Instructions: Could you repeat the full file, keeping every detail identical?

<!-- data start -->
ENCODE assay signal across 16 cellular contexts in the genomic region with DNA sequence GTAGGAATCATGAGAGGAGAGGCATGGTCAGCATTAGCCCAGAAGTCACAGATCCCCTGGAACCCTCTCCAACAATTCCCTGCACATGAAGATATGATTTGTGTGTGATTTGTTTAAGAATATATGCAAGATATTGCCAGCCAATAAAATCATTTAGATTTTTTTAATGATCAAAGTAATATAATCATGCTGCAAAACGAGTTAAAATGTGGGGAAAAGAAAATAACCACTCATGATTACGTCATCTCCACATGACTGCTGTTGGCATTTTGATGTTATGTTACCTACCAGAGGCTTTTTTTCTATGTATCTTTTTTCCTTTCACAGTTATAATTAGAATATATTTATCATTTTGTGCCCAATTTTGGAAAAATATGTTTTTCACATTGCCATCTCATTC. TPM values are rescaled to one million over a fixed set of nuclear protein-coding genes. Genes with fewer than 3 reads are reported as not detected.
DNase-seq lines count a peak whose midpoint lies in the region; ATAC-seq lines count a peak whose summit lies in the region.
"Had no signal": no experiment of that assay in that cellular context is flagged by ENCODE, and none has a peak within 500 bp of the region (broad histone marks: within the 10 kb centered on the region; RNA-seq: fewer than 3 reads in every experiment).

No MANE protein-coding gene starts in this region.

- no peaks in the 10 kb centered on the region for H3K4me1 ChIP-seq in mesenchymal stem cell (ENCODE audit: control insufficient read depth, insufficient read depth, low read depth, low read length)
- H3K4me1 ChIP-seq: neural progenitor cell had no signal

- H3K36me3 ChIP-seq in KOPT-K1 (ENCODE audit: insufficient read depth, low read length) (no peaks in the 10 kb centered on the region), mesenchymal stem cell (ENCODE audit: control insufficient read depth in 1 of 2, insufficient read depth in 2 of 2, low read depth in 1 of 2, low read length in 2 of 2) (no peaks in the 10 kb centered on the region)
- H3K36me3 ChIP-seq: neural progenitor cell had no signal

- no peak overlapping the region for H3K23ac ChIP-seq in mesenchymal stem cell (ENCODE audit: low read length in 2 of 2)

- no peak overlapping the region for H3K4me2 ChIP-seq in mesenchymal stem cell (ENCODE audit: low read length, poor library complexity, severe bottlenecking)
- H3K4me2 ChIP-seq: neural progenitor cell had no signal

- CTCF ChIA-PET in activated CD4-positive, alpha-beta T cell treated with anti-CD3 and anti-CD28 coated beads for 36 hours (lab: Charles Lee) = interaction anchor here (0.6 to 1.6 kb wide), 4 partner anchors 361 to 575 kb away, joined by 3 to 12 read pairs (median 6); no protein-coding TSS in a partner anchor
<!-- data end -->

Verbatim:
ENCODE assay signal across 16 cellular contexts in the genomic region with DNA sequence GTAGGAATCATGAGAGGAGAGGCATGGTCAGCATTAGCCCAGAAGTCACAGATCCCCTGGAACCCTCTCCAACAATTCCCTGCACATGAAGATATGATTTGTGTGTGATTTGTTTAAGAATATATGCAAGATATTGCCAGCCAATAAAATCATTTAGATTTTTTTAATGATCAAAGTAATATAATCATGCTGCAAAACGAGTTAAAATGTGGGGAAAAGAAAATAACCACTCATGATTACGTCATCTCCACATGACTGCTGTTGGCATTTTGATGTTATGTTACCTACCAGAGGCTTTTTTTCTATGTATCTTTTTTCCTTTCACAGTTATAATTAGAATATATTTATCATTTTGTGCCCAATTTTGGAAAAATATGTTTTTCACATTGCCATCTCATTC. TPM values are rescaled to one million over a fixed set of nuclear protein-coding genes. Genes with fewer than 3 reads are reported as not detected.
DNase-seq lines count a peak whose midpoint lies in the region; ATAC-seq lines count a peak whose summit lies in the region.
"Had no signal": no experiment of that assay in that cellular context is flagged by ENCODE, and none has a peak within 500 bp of the region (broad histone marks: within the 10 kb centered on the region; RNA-seq: fewer than 3 reads in every experiment).

No MANE protein-coding gene starts in this region.

- no peaks in the 10 kb centered on the region for H3K4me1 ChIP-seq in mesenchymal stem cell (ENCODE audit: control insufficient read depth, insufficient read depth, low read depth, low read length)
- H3K4me1 ChIP-seq: neural progenitor cell had no signal

- H3K36me3 ChIP-seq in KOPT-K1 (ENCODE audit: insufficient read depth, low read length) (no peaks in the 10 kb centered on the region), mesenchymal stem cell (ENCODE audit: control insufficient read depth in 1 of 2, insufficient read depth in 2 of 2, low read depth in 1 of 2, low read length in 2 of 2) (no peaks in the 10 kb centered on the region)
- H3K36me3 ChIP-seq: neural progenitor cell had no signal

- no peak overlapping the region for H3K23ac ChIP-seq in mesenchymal stem cell (ENCODE audit: low read length in 2 of 2)

- no peak overlapping the region for H3K4me2 ChIP-seq in mesenchymal stem cell (ENCODE audit: low read length, poor library complexity, severe bottlenecking)
- H3K4me2 ChIP-seq: neural progenitor cell had no signal

- CTCF ChIA-PET in activated CD4-positive, alpha-beta T cell treated with anti-CD3 and anti-CD28 coated beads for 36 hours (lab: Charles Lee) = interaction anchor here (0.6 to 1.6 kb wide), 4 partner anchors 361 to 575 kb away, joined by 3 to 12 read pairs (median 6); no protein-coding TSS in a partner anchor